Live updates

Centre developed to mark anniversary of Welsh emigrants to Patagonia

Over a million pounds has been awarded to the creation of a new tourist and heritage centre within a church in Llanuwchllyn, Gwynedd, to mark the 150th anniversary of first voyage of Welsh emigrants to South America.

The church will now be turned into a community and visitor space.

The Heritage Lottery Grant will restore and bring the Grade II listed Eglwys Deiniol Sant back into use for the first time since 2006 and will include an exhibition space to share the story of the first Welsh colony in Patagonia in 1865.

Eglwys Deiniol Sant was built in 1873 on the site of a medieval building.

"Llanuwchllyn has such a rich history and as we mark 150 years since the Mimosa's (the ship that carried the Welsh emigrants) voyage to Patagonia, we're thrilled to be able to support a new local heritage centre and help them celebrate this important anniversary."

– Jennifer Stewart, Head of the Heritage Lottery Fund in Wales

Advertisement

Welsh bear 'closest resemblance' to earliest settlers of Britain

The Welsh are more similar to the earliest settlers of Britain after the last ice age than any other people in the UK, according to a new study into the genetic makeup of the British Isles.

An international research team used DNA samples collected from more than 2,000 people. Credit: 100,000 Genomes Project

An international research team used DNA samples collected from more than 2,000 people to create the first fine-scale genetic map of any country in the world.

By comparing this information with DNA samples from over 6,000 Europeans, the team was also able to identify clear traces of the population movements into the UK over the past 10,000 years.

“To tease out the subtle genetic differences between UK regions we had to use sophisticated statistical methods that model how our genomes are made up of stretches of DNA, passed down the generations from our ancestors”

– Dr Garrett Hellenthal, University College London

Key findings:

  • There was not a single “Celtic” genetic group. In fact the Celtic parts of the UK (Scotland, Northern Ireland, Wales and Cornwall) are among the most different from each other genetically.
  • The Welsh appear more similar to the earliest settlers of Britain after the last ice age than do other people in the UK.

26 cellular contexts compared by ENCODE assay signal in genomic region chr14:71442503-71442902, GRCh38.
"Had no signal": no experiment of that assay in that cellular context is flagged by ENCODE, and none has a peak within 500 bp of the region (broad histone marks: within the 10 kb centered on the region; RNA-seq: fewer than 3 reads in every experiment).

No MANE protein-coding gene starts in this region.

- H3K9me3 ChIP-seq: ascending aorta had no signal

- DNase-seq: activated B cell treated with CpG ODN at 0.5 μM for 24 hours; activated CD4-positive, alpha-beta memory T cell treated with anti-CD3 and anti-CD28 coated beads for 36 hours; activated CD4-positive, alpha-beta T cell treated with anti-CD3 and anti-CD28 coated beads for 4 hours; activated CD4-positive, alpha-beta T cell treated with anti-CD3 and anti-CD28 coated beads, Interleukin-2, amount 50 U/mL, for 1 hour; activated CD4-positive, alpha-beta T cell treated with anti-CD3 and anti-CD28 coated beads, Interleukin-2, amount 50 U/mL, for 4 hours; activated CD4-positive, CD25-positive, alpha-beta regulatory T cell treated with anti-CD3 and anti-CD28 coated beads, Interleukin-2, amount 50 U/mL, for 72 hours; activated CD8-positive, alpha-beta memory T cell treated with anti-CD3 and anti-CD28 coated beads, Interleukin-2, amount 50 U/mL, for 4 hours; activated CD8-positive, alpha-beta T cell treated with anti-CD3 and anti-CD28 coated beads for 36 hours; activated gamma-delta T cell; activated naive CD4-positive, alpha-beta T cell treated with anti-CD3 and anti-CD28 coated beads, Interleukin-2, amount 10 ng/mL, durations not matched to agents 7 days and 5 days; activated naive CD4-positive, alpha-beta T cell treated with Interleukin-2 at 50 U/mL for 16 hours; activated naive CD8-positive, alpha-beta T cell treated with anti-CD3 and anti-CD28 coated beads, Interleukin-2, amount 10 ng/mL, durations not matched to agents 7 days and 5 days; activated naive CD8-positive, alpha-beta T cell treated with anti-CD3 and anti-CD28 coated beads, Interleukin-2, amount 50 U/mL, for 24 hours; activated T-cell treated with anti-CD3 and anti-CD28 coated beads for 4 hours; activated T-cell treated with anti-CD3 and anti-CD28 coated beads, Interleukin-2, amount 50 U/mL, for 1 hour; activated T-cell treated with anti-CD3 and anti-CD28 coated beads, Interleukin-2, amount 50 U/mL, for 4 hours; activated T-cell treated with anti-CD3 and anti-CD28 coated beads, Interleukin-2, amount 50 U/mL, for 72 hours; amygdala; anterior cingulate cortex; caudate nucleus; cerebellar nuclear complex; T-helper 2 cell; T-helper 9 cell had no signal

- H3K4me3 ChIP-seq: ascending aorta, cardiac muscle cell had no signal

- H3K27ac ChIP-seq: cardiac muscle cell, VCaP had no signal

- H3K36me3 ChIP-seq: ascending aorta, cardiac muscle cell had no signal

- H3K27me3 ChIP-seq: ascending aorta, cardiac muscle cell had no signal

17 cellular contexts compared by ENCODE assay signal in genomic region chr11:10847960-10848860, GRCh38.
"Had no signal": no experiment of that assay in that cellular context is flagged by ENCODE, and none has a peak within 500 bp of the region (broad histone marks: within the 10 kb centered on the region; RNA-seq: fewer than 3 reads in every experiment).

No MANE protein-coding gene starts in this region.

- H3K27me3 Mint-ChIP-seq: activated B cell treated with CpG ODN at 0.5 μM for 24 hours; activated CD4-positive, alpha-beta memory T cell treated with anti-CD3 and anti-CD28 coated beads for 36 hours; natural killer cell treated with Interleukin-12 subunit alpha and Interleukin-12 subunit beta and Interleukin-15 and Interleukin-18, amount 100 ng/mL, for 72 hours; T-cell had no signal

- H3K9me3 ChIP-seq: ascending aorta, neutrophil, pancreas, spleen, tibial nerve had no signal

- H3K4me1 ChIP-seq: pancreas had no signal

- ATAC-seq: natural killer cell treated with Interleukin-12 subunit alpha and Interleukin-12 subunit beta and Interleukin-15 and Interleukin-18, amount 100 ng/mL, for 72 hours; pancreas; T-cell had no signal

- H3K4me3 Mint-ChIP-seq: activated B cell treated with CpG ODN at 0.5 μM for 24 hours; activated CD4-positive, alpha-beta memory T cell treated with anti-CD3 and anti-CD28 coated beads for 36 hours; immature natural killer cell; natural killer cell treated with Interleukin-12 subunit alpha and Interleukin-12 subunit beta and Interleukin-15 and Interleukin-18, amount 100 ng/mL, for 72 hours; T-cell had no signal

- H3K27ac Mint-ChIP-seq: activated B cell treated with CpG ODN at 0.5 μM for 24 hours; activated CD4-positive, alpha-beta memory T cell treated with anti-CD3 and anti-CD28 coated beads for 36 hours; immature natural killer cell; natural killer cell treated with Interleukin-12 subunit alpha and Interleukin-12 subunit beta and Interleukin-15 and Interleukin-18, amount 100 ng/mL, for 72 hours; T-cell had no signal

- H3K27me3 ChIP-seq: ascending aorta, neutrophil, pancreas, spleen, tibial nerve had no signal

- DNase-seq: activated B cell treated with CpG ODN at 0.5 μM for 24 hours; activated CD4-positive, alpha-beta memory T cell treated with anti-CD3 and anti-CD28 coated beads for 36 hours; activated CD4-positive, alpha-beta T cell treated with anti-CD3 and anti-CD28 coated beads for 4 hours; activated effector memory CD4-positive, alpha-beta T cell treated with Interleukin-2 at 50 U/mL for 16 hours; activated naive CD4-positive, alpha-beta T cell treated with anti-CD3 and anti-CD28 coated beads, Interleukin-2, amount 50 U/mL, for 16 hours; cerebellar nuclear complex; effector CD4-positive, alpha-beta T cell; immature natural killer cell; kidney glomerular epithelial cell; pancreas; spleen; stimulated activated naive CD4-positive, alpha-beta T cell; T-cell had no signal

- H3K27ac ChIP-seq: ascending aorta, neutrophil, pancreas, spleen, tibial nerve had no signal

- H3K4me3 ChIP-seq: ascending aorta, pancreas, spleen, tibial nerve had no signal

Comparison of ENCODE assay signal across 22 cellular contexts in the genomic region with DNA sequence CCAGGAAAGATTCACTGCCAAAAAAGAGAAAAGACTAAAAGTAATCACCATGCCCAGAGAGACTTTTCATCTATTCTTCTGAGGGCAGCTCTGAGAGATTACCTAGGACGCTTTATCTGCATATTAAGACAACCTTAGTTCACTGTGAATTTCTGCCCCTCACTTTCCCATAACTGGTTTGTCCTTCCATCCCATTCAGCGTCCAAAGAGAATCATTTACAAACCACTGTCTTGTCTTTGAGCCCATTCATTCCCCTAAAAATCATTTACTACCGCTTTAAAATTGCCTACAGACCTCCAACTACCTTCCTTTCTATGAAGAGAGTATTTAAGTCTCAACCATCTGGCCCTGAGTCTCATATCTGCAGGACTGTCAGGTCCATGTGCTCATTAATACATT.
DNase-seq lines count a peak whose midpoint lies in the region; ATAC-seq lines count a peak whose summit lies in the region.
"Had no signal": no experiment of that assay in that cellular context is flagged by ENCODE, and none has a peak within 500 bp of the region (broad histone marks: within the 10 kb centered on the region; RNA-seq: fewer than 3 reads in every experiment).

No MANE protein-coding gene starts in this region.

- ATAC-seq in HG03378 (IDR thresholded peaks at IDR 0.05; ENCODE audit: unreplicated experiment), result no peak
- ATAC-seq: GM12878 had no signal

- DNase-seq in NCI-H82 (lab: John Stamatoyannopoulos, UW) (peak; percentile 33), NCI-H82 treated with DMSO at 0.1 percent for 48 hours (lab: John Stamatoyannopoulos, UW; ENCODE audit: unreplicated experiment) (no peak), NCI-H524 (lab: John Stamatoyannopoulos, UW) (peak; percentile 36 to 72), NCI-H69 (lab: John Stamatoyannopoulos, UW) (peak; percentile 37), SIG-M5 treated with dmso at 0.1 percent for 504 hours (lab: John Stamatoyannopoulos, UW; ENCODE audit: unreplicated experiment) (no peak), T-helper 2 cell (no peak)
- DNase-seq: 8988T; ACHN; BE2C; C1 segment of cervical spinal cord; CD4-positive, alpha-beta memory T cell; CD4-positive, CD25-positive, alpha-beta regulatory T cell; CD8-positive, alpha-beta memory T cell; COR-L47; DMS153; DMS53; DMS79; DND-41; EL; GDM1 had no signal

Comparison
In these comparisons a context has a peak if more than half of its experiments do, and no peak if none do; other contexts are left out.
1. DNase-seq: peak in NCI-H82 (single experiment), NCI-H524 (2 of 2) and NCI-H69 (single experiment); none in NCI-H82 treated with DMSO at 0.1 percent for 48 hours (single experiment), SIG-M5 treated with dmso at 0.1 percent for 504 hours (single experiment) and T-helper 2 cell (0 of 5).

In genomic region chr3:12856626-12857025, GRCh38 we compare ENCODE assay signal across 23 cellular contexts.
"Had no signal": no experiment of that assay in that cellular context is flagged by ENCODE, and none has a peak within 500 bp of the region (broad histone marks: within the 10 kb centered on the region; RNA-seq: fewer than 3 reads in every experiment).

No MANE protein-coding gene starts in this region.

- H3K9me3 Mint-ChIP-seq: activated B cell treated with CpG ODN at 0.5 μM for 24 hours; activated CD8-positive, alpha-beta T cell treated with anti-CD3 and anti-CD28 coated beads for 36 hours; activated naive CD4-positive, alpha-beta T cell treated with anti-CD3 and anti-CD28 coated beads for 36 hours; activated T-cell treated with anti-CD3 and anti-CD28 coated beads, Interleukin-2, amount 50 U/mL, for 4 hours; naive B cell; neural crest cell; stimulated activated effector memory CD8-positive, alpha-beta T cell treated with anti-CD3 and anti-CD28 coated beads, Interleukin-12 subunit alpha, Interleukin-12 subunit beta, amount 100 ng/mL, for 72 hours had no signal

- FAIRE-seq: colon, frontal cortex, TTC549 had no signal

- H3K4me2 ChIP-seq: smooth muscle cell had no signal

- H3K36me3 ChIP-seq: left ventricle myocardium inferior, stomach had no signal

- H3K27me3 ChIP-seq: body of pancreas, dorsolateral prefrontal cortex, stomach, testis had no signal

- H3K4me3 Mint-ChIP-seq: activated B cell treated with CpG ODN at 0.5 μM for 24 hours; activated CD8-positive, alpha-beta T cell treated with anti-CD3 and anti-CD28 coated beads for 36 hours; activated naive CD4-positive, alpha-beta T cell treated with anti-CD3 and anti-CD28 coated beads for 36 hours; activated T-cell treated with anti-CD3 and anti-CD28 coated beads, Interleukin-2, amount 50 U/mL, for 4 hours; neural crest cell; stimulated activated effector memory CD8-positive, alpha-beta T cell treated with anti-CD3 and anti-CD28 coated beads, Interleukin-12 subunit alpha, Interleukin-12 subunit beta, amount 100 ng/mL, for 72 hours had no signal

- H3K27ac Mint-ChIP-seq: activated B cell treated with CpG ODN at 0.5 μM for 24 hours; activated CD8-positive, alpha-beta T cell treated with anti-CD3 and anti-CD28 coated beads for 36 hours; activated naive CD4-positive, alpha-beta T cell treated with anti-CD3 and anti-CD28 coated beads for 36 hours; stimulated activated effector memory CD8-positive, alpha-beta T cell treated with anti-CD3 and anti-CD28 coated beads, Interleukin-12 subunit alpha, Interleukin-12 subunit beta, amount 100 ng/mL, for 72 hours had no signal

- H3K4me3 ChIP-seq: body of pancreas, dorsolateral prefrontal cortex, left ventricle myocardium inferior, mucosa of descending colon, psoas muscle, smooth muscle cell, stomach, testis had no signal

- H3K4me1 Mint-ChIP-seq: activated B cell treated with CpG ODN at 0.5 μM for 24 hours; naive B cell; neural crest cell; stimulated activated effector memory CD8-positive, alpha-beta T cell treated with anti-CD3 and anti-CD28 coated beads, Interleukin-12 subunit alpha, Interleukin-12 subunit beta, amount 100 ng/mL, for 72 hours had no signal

• There is genetic evidence of the effect of the Landsker line – the boundary between English-speaking people in south-west Pembrokeshire (sometimes known as “Little England beyond Wales”) and the Welsh speakers in the rest of Wales.

“These researchers have been able to use modern genetic techniques to provide answers to the centuries’ old question - where we come from. Beyond the fascinating insights into our history, this information could prove very useful from a health perspective, as building a picture of population genetics at this scale may in future help us to design better genetic studies to investigate disease.”

– Dr Michael Dunn, Head of Genetics & Molecular Sciences at the Wellcome Trust

Advertisement

National Museum Cardiff tells visitors to 'leave selfie sticks at home'

National Museum Cardiff have re-iterated their stance on selfie sticks, saying that 'camera extension devices', such as selfie sticks, are not permitted at the museum.

Only handheld devices are currently allowed at National Museum Cardiff. Credit: Fredrik Sandberg / TT / Kod 10080

The statement comes following the ban of selfie sticks at the National Gallery in London, in an effort to protect works of art on display.

The move follows similar bans in galleries in France and the USA, including the Palace of Versailles and the Museum of Modern Art in New York.

Cardiff Museum is reviewing its photography policy. Credit: Google Maps

“National Museum Cardiff’s current photography policy permits visitors to only use handheld devices to take photos, without any camera extension devices such as tripods, monopods or extension sticks (selfie sticks) which also fall under this category...This policy is in place to ensure the safety of our visitors and the museum’s collections, especially during crowded conditions...We encourage museum visitors to take selfies and share their experiences but leave the selfie sticks at home...We are currently reviewing our photography policy for visitors within National Museum Cardiff.”

– National Museum Cardiff spokesperson
Load more updates